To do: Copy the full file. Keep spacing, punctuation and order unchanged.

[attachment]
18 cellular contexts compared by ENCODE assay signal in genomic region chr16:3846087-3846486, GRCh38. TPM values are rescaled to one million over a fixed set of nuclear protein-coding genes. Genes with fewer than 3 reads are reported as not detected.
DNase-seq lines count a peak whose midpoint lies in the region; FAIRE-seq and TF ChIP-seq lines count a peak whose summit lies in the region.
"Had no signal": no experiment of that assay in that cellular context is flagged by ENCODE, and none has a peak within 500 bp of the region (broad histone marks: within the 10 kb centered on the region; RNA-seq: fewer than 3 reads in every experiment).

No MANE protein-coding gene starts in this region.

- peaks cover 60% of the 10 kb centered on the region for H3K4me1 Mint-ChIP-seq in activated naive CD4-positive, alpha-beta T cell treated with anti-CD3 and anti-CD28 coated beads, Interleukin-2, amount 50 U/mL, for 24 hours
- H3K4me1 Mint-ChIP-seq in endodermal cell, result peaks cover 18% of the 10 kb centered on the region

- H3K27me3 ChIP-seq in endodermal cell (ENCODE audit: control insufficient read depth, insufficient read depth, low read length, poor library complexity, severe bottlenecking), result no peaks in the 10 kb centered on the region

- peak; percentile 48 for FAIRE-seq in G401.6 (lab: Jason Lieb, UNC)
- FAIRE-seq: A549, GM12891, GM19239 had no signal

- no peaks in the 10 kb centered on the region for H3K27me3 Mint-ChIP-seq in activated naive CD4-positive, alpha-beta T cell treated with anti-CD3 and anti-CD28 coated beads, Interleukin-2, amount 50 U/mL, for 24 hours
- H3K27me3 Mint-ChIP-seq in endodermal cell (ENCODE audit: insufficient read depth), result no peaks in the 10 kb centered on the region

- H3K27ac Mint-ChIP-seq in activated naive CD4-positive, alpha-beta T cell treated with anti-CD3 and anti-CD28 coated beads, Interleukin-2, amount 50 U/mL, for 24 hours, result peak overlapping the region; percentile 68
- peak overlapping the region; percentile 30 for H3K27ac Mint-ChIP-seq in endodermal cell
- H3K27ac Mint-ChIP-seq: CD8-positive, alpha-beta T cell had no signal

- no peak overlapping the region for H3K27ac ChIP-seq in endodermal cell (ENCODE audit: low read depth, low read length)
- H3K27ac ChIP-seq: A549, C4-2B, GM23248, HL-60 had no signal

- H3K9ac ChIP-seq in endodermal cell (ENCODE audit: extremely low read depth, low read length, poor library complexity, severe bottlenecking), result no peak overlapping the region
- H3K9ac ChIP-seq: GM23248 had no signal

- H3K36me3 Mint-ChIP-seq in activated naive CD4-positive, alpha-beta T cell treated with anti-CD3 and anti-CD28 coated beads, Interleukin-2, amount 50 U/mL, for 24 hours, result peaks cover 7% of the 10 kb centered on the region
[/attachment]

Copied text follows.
18 cellular contexts compared by ENCODE assay signal in genomic region chr16:3846087-3846486, GRCh38. TPM values are rescaled to one million over a fixed set of nuclear protein-coding genes. Genes with fewer than 3 reads are reported as not detected.
DNase-seq lines count a peak whose midpoint lies in the region; FAIRE-seq and TF ChIP-seq lines count a peak whose summit lies in the region.
"Had no signal": no experiment of that assay in that cellular context is flagged by ENCODE, and none has a peak within 500 bp of the region (broad histone marks: within the 10 kb centered on the region; RNA-seq: fewer than 3 reads in every experiment).

No MANE protein-coding gene starts in this region.

- peaks cover 60% of the 10 kb centered on the region for H3K4me1 Mint-ChIP-seq in activated naive CD4-positive, alpha-beta T cell treated with anti-CD3 and anti-CD28 coated beads, Interleukin-2, amount 50 U/mL, for 24 hours
- H3K4me1 Mint-ChIP-seq in endodermal cell, result peaks cover 18% of the 10 kb centered on the region

- H3K27me3 ChIP-seq in endodermal cell (ENCODE audit: control insufficient read depth, insufficient read depth, low read length, poor library complexity, severe bottlenecking), result no peaks in the 10 kb centered on the region

- peak; percentile 48 for FAIRE-seq in G401.6 (lab: Jason Lieb, UNC)
- FAIRE-seq: A549, GM12891, GM19239 had no signal

- no peaks in the 10 kb centered on the region for H3K27me3 Mint-ChIP-seq in activated naive CD4-positive, alpha-beta T cell treated with anti-CD3 and anti-CD28 coated beads, Interleukin-2, amount 50 U/mL, for 24 hours
- H3K27me3 Mint-ChIP-seq in endodermal cell (ENCODE audit: insufficient read depth), result no peaks in the 10 kb centered on the region

- H3K27ac Mint-ChIP-seq in activated naive CD4-positive, alpha-beta T cell treated with anti-CD3 and anti-CD28 coated beads, Interleukin-2, amount 50 U/mL, for 24 hours, result peak overlapping the region; percentile 68
- peak overlapping the region; percentile 30 for H3K27ac Mint-ChIP-seq in endodermal cell
- H3K27ac Mint-ChIP-seq: CD8-positive, alpha-beta T cell had no signal

- no peak overlapping the region for H3K27ac ChIP-seq in endodermal cell (ENCODE audit: low read depth, low read length)
- H3K27ac ChIP-seq: A549, C4-2B, GM23248, HL-60 had no signal

- H3K9ac ChIP-seq in endodermal cell (ENCODE audit: extremely low read depth, low read length, poor library complexity, severe bottlenecking), result no peak overlapping the region
- H3K9ac ChIP-seq: GM23248 had no signal

- H3K36me3 Mint-ChIP-seq in activated naive CD4-positive, alpha-beta T cell treated with anti-CD3 and anti-CD28 coated beads, Interleukin-2, amount 50 U/mL, for 24 hours, result peaks cover 7% of the 10 kb centered on the region